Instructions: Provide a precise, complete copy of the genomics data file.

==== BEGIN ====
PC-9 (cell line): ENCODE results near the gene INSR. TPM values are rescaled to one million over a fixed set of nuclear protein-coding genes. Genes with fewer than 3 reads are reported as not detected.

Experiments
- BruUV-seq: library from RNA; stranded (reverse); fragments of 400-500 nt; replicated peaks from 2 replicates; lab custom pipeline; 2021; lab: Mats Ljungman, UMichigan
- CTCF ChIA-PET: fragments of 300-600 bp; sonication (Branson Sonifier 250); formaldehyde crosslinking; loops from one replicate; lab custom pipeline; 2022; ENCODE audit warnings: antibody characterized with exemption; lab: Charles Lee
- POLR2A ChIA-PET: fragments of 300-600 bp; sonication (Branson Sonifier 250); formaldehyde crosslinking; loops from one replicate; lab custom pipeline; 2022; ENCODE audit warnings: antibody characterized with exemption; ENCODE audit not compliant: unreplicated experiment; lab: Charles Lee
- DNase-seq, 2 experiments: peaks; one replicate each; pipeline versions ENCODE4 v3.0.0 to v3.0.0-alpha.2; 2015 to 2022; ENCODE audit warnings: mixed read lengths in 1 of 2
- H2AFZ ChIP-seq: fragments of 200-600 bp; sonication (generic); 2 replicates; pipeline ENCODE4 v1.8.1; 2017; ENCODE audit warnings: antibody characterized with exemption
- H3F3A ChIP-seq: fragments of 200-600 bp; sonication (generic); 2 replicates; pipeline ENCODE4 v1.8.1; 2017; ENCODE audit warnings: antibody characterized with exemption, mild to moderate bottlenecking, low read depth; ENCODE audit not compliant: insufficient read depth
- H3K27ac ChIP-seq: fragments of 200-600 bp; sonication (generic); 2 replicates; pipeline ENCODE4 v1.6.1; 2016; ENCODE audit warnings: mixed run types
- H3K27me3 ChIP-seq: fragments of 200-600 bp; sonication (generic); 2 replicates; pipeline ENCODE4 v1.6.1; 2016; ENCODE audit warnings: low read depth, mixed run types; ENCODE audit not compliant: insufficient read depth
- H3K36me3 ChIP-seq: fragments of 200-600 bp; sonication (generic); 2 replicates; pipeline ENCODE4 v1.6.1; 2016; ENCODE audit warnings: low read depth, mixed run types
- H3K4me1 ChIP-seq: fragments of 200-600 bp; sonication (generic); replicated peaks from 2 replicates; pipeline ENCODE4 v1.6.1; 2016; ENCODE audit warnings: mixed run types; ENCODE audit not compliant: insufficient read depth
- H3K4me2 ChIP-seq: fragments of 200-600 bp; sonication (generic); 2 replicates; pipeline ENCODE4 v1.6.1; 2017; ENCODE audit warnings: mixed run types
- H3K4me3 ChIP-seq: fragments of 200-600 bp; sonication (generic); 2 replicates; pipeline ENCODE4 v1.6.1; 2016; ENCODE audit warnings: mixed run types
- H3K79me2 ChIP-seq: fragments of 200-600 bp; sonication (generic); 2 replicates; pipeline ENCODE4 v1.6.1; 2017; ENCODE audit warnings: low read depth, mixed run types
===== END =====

PC-9 (cell line): ENCODE results near the gene INSR. TPM values are rescaled to one million over a fixed set of nuclear protein-coding genes. Genes with fewer than 3 reads are reported as not detected.

Experiments
- BruUV-seq: library from RNA; stranded (reverse); fragments of 400-500 nt; replicated peaks from 2 replicates; lab custom pipeline; 2021; lab: Mats Ljungman, UMichigan
- CTCF ChIA-PET: fragments of 300-600 bp; sonication (Branson Sonifier 250); formaldehyde crosslinking; loops from one replicate; lab custom pipeline; 2022; ENCODE audit warnings: antibody characterized with exemption; lab: Charles Lee
- POLR2A ChIA-PET: fragments of 300-600 bp; sonication (Branson Sonifier 250); formaldehyde crosslinking; loops from one replicate; lab custom pipeline; 2022; ENCODE audit warnings: antibody characterized with exemption; ENCODE audit not compliant: unreplicated experiment; lab: Charles Lee
- DNase-seq, 2 experiments: peaks; one replicate each; pipeline versions ENCODE4 v3.0.0 to v3.0.0-alpha.2; 2015 to 2022; ENCODE audit warnings: mixed read lengths in 1 of 2
- H2AFZ ChIP-seq: fragments of 200-600 bp; sonication (generic); 2 replicates; pipeline ENCODE4 v1.8.1; 2017; ENCODE audit warnings: antibody characterized with exemption
- H3F3A ChIP-seq: fragments of 200-600 bp; sonication (generic); 2 replicates; pipeline ENCODE4 v1.8.1; 2017; ENCODE audit warnings: antibody characterized with exemption, mild to moderate bottlenecking, low read depth; ENCODE audit not compliant: insufficient read depth
- H3K27ac ChIP-seq: fragments of 200-600 bp; sonication (generic); 2 replicates; pipeline ENCODE4 v1.6.1; 2016; ENCODE audit warnings: mixed run types
- H3K27me3 ChIP-seq: fragments of 200-600 bp; sonication (generic); 2 replicates; pipeline ENCODE4 v1.6.1; 2016; ENCODE audit warnings: low read depth, mixed run types; ENCODE audit not compliant: insufficient read depth
- H3K36me3 ChIP-seq: fragments of 200-600 bp; sonication (generic); 2 replicates; pipeline ENCODE4 v1.6.1; 2016; ENCODE audit warnings: low read depth, mixed run types
- H3K4me1 ChIP-seq: fragments of 200-600 bp; sonication (generic); replicated peaks from 2 replicates; pipeline ENCODE4 v1.6.1; 2016; ENCODE audit warnings: mixed run types; ENCODE audit not compliant: insufficient read depth
- H3K4me2 ChIP-seq: fragments of 200-600 bp; sonication (generic); 2 replicates; pipeline ENCODE4 v1.6.1; 2017; ENCODE audit warnings: mixed run types
- H3K4me3 ChIP-seq: fragments of 200-600 bp; sonication (generic); 2 replicates; pipeline ENCODE4 v1.6.1; 2016; ENCODE audit warnings: mixed run types
- H3K79me2 ChIP-seq: fragments of 200-600 bp; sonication (generic); 2 replicates; pipeline ENCODE4 v1.6.1; 2017; ENCODE audit warnings: low read depth, mixed run types